All that said, I’m ambivalent at best about this change to term limits – as you know, I voted No and I have stated several times since then that I think the effect of this change will be way more extensive than we currently know – but I’m also generally opposed to lawsuits that challenge the result of elections like this, especially when the argument is that the voters were too stupid to know what they were voting on. If this lawsuit winds up getting tossed because the attorneys for the plaintiffs were too incompetent to follow the rules in submitting their paperwork, it’ll be pretty damn funny.

Lawsuit filed over term limits referendum

As if on cue, the following hit my inbox on Wednesday afternoon, from Eric Dick:

calvin-on-term-limits-for-dads

Phillip Paul Bryant is filing a lawsuit to invalidate Proposition 2 because the ballot language misled Houston voters.

Annise Parker and the City of Houston have a history with misleading voters when it comes to ballot language. Indeed in 2015 alone, Texas Supreme Court has found that Annise Parker and the City of Houston have used inappropriate ballot language at least twice.[1][2]

On November 3, 2015, registered voters of the City of Houston were asked to vote on several propositions, including a proposition extending term limits. (“Proposition 2”). The ballot language for Proposition 2 reads as follows:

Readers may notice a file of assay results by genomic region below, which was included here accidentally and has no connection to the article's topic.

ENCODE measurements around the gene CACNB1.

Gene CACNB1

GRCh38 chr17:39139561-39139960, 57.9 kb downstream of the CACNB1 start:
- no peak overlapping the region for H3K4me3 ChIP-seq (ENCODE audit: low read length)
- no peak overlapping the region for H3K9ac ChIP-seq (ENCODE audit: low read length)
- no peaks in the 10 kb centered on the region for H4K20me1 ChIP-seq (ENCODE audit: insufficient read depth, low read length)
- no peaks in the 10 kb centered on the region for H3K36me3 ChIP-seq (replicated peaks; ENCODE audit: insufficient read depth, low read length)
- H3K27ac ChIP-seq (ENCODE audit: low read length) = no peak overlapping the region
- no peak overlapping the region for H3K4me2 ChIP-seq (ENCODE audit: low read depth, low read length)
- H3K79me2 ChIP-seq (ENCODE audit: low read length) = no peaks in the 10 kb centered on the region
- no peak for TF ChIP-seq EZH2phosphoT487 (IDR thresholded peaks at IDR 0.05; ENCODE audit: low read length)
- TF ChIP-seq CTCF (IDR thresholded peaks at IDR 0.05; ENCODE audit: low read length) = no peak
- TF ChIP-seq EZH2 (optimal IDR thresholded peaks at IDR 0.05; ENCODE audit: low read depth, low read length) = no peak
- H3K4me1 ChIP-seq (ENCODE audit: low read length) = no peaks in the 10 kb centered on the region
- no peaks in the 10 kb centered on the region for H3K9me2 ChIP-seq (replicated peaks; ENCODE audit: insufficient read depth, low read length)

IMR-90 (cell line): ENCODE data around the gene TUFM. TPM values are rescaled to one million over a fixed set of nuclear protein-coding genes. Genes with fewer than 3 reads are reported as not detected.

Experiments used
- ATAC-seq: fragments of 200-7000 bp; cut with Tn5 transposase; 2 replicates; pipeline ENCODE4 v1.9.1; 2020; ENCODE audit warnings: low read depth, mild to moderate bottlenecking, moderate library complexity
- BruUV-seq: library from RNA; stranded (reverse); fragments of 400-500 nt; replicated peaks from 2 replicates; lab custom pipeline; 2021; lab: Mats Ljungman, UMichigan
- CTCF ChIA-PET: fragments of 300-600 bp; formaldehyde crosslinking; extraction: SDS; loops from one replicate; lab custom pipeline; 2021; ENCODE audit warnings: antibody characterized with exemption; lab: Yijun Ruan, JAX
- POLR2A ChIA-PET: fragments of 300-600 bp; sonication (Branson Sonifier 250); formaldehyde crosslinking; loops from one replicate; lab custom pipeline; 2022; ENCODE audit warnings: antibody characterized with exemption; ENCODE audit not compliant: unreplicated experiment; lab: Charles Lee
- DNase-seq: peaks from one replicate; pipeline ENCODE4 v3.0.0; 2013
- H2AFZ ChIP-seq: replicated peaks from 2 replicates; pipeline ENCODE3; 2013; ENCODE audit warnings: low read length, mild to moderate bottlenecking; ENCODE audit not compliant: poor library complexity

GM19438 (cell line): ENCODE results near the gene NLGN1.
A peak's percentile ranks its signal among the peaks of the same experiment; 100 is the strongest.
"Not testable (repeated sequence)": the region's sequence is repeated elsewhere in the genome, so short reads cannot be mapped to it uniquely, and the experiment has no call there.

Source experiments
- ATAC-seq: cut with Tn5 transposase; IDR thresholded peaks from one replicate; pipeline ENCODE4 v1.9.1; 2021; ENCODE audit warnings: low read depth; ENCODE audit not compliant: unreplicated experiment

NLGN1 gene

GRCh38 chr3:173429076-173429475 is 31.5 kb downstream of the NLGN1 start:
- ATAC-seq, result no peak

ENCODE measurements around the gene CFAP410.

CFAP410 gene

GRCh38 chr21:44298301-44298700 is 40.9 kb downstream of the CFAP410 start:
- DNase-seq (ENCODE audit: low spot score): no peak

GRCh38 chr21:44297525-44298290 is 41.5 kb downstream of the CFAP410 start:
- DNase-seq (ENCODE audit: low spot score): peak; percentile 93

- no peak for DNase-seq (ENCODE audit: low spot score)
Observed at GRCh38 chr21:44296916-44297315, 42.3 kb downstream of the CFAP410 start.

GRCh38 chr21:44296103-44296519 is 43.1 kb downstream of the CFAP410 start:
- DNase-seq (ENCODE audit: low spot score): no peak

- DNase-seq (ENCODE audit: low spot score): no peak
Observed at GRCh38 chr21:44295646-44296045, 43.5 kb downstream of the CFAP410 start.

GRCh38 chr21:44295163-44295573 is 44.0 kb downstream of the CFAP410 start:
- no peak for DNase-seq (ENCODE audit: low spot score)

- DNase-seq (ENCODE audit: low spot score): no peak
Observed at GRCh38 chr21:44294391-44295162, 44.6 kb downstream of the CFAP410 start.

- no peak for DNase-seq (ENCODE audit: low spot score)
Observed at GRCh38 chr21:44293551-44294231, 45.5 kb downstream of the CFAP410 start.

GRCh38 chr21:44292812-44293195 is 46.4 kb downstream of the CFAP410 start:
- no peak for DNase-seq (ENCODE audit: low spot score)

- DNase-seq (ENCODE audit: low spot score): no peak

“(Relating to Term Limits for City Elective Office) Shall the City Charter of the City of Houston be amended to reduce the number of terms of elective offices to no more than two terms in the same office and limit the length for all terms of elective office to four years, beginning in January 2016; and provide for transition?”

The voters of the City of Houston passed Proposition 2 on November 3, 2015.

The language of Proposition 2 was misleading in one of more of the following ways:

  • The ballot language suggested that it would “limit” term length instead of expanding them from two-year terms to four-year terms;
  • The ballot language suggested that the “limit the length for all terms” to be four years instead of allowing elected municipal officials to serve a total of up to eight or ten years;
  • As admitted by Annise D. Parker in an interview with Houston Public Media, voters thought they were limiting the amount of time for municipal elected officials to serve in office.

See here for the background. Phillip Paul Bryant was a candidate for District B in 2011, and was engaged in the opposition to HERO. A copy of the petition is here; as always, I welcome feedback from the lawyers out there. On the one hand, I voted against the term limits change and feel that two-year terms are the better idea. On the other hand, I’m not particularly awed by Eric Dick’s legal prowess. On the other other hand, Lord only knows what the Supreme Court will do; the two footnotes in that press release refer to the decisions on Renew Houston and the wording of the HERO referendum. So who knows? If history is any guide, we won’t know for several years. The Chron and KUHF have more.